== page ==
We, as the chiefs of Treaty One, are prepared to answer any questions in regard to this action. We state very clearly that the crown's failure to abide by the land quantum of 160 acres per family of five has not been resolved in 138 years. They have given us a tremendous legal hammer, because we are saying that all 10.7 million acres of our land, our traditional territory, is still ours because the crown did not fulfill the TLE.
We take the opportunity to provide our comments to the 2005 and 2009 Auditor General's reports. In addition to speaking to the reports, we take the opportunity to share experiences in twelve years of implementing the biggest land claim in the history of Manitoba, the May 29, 1997, Manitoba Treaty Land Entitlement Framework Agreement, which is referred to as the MFA. The following programs will provide background, highlight our experiences, and provide recommendations to improve the TLE process.
The Manitoba Treaty Land Entitlement Framework Agreement was signed by the Treaty Land Entitlement Committee of Manitoba Inc., representing 20 first nations--Canada and Manitoba--on May 29th, 1997, at the Opaskwayak Cree Nation. This agreement is intended to provide land owed to the 20 entitled first nations, fulfilling a longstanding commitment arising from a number of treaties signed between Canada and the first nations between 1871 and 1910.
Under the framework agreement, 1.1 million acres of land will be transferred to the first nations reserves to make up for the shortfall that occurred at the time reserves were created. Manitoba will provide the first nations with 985,000 acres of crown land. Canada will contribute $76 million, a portion of which will be applied to the purchase of up to 114,677 acres of land from private owners for those first nations that do not have sufficient amounts of crown lands to select from within their vicinity.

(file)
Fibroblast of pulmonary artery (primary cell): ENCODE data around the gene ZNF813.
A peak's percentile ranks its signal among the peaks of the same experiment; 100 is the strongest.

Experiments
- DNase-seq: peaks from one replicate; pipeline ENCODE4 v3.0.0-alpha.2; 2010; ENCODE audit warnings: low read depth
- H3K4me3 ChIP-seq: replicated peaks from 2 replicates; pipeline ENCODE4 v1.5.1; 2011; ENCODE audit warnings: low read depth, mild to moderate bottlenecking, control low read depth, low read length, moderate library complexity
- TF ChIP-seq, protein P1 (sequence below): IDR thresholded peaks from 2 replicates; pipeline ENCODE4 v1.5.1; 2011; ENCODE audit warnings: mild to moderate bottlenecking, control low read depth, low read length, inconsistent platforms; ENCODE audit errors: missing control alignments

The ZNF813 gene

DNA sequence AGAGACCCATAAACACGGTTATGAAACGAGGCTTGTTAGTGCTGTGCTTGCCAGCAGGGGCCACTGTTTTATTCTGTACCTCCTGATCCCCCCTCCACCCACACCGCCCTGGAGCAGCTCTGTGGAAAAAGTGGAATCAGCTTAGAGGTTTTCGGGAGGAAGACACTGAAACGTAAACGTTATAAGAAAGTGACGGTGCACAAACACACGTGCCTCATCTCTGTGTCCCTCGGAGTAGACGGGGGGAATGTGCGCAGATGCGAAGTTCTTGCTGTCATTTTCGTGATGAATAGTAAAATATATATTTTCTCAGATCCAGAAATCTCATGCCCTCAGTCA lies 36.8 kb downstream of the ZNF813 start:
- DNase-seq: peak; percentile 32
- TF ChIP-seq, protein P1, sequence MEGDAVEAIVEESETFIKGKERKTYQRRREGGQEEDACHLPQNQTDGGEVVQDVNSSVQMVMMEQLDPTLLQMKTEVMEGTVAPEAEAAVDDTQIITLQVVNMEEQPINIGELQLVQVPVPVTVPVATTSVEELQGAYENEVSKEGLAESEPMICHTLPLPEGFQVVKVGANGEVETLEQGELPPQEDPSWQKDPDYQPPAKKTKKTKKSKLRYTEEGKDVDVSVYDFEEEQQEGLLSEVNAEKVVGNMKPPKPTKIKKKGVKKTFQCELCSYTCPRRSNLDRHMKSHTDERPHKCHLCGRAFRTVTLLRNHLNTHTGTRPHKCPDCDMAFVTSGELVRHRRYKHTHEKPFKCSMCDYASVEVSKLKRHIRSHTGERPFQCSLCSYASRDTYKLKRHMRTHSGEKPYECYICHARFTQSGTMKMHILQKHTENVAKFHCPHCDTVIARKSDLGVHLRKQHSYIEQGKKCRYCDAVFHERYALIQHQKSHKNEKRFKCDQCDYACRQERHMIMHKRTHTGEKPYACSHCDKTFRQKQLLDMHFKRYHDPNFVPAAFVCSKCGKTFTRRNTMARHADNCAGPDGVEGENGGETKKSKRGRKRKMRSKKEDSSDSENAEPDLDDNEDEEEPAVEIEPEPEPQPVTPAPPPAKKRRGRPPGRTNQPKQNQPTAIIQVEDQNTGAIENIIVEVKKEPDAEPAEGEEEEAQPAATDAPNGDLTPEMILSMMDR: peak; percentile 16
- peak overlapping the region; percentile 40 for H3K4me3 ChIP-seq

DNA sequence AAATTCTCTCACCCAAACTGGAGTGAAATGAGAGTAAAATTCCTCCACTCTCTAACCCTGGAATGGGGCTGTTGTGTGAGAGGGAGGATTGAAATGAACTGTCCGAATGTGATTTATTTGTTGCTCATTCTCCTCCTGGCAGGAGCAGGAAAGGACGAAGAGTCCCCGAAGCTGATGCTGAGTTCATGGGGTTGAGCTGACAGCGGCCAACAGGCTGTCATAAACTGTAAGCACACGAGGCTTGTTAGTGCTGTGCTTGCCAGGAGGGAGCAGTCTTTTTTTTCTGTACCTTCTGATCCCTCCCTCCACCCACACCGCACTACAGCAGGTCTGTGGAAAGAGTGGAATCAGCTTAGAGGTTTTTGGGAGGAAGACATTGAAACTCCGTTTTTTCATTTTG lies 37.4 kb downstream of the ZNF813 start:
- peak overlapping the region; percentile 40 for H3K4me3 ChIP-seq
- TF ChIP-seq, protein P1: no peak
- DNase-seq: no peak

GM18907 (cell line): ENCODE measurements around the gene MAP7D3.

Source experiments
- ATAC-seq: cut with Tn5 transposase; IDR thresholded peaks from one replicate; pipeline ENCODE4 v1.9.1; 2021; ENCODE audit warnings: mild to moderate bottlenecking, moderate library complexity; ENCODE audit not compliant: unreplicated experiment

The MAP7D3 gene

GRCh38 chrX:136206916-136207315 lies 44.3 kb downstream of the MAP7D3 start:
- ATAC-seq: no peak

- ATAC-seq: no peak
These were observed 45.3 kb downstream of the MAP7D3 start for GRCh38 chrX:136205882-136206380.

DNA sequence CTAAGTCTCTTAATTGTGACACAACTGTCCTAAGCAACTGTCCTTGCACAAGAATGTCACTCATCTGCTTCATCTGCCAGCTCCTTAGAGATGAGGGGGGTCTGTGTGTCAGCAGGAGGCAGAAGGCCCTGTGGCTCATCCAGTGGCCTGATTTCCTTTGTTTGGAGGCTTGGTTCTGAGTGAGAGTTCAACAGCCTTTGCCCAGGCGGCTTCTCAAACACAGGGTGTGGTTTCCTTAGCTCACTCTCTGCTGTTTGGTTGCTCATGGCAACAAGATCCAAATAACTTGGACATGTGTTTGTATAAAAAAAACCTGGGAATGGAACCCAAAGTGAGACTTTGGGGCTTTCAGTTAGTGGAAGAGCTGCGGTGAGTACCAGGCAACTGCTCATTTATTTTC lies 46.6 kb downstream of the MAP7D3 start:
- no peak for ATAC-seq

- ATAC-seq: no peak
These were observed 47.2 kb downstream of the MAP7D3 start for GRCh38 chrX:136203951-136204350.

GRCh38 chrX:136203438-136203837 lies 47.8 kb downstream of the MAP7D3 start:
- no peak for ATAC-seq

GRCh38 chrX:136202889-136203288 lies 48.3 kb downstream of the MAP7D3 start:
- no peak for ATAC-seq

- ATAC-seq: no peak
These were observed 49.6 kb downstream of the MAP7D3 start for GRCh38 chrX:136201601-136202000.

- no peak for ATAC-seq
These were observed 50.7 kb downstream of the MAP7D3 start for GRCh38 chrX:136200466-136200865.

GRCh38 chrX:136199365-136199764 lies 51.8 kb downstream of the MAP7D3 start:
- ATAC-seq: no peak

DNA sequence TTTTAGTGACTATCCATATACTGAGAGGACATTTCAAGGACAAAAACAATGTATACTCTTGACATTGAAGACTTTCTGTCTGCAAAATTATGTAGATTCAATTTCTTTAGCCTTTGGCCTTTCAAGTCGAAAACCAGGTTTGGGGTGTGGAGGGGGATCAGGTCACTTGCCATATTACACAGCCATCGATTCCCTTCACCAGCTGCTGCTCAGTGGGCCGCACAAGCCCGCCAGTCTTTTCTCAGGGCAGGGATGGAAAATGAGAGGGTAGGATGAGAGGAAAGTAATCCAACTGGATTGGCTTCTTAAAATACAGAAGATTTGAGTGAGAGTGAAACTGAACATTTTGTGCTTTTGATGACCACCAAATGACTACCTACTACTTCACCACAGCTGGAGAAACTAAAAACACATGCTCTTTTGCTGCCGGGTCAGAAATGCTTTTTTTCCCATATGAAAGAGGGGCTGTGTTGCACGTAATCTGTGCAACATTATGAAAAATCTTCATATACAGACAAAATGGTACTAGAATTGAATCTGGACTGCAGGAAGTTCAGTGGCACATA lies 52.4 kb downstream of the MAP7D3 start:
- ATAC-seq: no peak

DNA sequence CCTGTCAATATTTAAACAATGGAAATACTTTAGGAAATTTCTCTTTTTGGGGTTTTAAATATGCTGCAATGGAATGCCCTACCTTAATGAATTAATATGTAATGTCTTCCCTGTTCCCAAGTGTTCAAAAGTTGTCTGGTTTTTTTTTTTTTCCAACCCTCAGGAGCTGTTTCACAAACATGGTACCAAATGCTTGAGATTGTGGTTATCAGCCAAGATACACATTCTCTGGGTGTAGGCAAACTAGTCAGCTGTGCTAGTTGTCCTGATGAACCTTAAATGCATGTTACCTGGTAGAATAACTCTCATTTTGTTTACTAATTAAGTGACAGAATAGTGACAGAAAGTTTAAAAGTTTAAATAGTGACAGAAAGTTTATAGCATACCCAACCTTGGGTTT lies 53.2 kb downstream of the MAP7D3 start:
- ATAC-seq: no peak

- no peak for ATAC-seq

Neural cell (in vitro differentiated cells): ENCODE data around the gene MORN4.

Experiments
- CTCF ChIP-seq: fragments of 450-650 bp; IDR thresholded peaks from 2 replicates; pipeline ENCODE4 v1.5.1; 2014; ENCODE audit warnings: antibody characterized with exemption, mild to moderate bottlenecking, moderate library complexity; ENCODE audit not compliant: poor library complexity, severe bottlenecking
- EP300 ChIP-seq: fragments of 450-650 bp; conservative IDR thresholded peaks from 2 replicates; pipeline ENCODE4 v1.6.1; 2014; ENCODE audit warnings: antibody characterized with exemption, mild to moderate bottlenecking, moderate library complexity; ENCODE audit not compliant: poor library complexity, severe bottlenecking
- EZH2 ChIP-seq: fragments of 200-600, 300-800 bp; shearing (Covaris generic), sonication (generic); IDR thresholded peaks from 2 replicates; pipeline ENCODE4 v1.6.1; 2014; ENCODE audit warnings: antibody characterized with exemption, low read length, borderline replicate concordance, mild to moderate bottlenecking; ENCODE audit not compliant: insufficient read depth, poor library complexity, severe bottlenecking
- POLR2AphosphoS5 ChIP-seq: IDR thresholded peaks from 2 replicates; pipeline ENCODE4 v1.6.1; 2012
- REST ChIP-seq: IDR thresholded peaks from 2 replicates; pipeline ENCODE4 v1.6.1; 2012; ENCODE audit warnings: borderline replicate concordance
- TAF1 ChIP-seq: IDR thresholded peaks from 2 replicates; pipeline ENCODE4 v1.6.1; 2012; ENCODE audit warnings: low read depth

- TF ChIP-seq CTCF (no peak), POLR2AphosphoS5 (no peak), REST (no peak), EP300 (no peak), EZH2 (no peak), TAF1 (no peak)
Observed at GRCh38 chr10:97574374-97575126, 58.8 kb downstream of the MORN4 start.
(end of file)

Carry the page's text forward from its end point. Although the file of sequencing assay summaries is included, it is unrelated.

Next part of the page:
All the purchases from private landowners will be on a willing seller, willing buyer basis. The framework agreement sets out the process, principles, and mechanisms agreed on by the federal and provincial governments and the 20 entitlement first nations. Within the packages I've circulated to the clerk, there exists appendix A, which provides a more detailed background on that process.
The committee was established as a party that signed the Manitoba framework agreement on behalf of the first nations. The TLE Committee is a centralized organization that is mandated to provide technical and professional assistance to the first nations. Out of the 20 entitlement first nations, 15 have executed their individual treaty entitlement agreements. The committees assist the first nations in implementing the Manitoba framework agreement and their specific treaty entitlement agreements that fall under the umbrella of the Manitoba framework agreement.
This includes dispute resolution processes and assists first nations with a specific negotiation, such as municipal development service agreements and resolving third-party interests. Again, within the package, appendix B provides a brief overview of the processes involved in the implementation. Regarding the Auditor General reports, both the 2005 and 2009 reports on the TLE obligation do not speak to the lack of resources on all sides, particularly the funding that has been exhausted through the periods in signing the agreements on through the current state. After twelve years of signing the MFA, we can report that we are 28% completed, and we have all exhausted much more than 28% of the initial funding received.